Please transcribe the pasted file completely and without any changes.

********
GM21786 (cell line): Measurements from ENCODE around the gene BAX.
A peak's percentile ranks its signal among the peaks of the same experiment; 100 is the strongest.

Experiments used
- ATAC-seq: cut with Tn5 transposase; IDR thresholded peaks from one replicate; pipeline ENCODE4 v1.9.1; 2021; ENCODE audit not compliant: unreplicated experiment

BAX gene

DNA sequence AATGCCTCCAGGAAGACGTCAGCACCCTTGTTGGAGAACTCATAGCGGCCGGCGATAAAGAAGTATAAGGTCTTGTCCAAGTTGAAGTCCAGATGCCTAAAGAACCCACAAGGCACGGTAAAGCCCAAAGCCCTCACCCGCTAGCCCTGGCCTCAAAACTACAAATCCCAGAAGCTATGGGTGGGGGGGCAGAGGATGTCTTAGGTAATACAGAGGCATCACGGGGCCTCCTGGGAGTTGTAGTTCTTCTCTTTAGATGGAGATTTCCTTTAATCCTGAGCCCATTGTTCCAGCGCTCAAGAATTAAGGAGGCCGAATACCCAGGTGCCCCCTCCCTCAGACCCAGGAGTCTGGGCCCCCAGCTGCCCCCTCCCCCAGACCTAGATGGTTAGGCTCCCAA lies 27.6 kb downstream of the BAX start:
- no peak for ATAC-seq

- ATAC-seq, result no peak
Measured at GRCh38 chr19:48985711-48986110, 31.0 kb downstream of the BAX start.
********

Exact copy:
GM21786 (cell line): Measurements from ENCODE around the gene BAX.
A peak's percentile ranks its signal among the peaks of the same experiment; 100 is the strongest.

Experiments used
- ATAC-seq: cut with Tn5 transposase; IDR thresholded peaks from one replicate; pipeline ENCODE4 v1.9.1; 2021; ENCODE audit not compliant: unreplicated experiment

BAX gene

DNA sequence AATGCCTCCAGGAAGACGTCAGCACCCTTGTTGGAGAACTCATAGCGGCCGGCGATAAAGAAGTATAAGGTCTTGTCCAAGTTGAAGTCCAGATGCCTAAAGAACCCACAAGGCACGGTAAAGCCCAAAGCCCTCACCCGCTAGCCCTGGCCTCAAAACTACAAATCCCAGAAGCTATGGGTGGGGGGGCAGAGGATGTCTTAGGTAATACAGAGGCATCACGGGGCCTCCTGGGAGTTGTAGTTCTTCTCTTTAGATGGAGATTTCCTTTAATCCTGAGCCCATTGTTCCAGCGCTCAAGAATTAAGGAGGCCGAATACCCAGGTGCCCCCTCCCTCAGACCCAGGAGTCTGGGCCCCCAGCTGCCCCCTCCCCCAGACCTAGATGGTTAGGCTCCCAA lies 27.6 kb downstream of the BAX start:
- no peak for ATAC-seq

- ATAC-seq, result no peak
Measured at GRCh38 chr19:48985711-48986110, 31.0 kb downstream of the BAX start.